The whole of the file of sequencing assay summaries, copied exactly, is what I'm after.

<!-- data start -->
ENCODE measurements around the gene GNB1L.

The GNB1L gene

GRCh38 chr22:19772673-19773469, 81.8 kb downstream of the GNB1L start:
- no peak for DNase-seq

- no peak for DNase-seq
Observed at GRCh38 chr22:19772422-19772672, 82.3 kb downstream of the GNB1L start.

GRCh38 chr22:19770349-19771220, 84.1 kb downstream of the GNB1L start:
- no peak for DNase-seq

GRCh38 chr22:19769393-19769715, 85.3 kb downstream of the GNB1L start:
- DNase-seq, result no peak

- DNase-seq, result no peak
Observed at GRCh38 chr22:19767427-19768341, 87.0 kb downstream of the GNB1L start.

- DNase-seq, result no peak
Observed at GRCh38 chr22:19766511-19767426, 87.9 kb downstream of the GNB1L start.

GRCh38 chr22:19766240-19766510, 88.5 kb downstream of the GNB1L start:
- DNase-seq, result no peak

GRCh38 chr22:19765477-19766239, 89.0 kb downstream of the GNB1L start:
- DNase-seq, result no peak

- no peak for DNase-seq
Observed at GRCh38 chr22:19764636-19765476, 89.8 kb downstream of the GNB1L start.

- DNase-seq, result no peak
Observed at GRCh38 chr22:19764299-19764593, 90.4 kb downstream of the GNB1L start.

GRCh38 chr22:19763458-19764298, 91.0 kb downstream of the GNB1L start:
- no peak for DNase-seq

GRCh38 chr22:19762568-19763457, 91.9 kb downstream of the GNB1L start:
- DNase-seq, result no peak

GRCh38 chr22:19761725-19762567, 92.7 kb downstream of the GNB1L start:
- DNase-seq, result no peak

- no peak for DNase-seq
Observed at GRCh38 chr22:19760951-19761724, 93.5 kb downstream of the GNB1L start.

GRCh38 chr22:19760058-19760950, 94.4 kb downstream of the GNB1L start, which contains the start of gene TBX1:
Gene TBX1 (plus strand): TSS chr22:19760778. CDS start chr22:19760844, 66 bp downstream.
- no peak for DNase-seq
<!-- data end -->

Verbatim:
ENCODE measurements around the gene GNB1L.

The GNB1L gene

GRCh38 chr22:19772673-19773469, 81.8 kb downstream of the GNB1L start:
- no peak for DNase-seq

- no peak for DNase-seq
Observed at GRCh38 chr22:19772422-19772672, 82.3 kb downstream of the GNB1L start.

GRCh38 chr22:19770349-19771220, 84.1 kb downstream of the GNB1L start:
- no peak for DNase-seq

GRCh38 chr22:19769393-19769715, 85.3 kb downstream of the GNB1L start:
- DNase-seq, result no peak

- DNase-seq, result no peak
Observed at GRCh38 chr22:19767427-19768341, 87.0 kb downstream of the GNB1L start.

- DNase-seq, result no peak
Observed at GRCh38 chr22:19766511-19767426, 87.9 kb downstream of the GNB1L start.

GRCh38 chr22:19766240-19766510, 88.5 kb downstream of the GNB1L start:
- DNase-seq, result no peak

GRCh38 chr22:19765477-19766239, 89.0 kb downstream of the GNB1L start:
- DNase-seq, result no peak

- no peak for DNase-seq
Observed at GRCh38 chr22:19764636-19765476, 89.8 kb downstream of the GNB1L start.

- DNase-seq, result no peak
Observed at GRCh38 chr22:19764299-19764593, 90.4 kb downstream of the GNB1L start.

GRCh38 chr22:19763458-19764298, 91.0 kb downstream of the GNB1L start:
- no peak for DNase-seq

GRCh38 chr22:19762568-19763457, 91.9 kb downstream of the GNB1L start:
- DNase-seq, result no peak

GRCh38 chr22:19761725-19762567, 92.7 kb downstream of the GNB1L start:
- DNase-seq, result no peak

- no peak for DNase-seq
Observed at GRCh38 chr22:19760951-19761724, 93.5 kb downstream of the GNB1L start.

GRCh38 chr22:19760058-19760950, 94.4 kb downstream of the GNB1L start, which contains the start of gene TBX1:
Gene TBX1 (plus strand): TSS chr22:19760778. CDS start chr22:19760844, 66 bp downstream.
- no peak for DNase-seq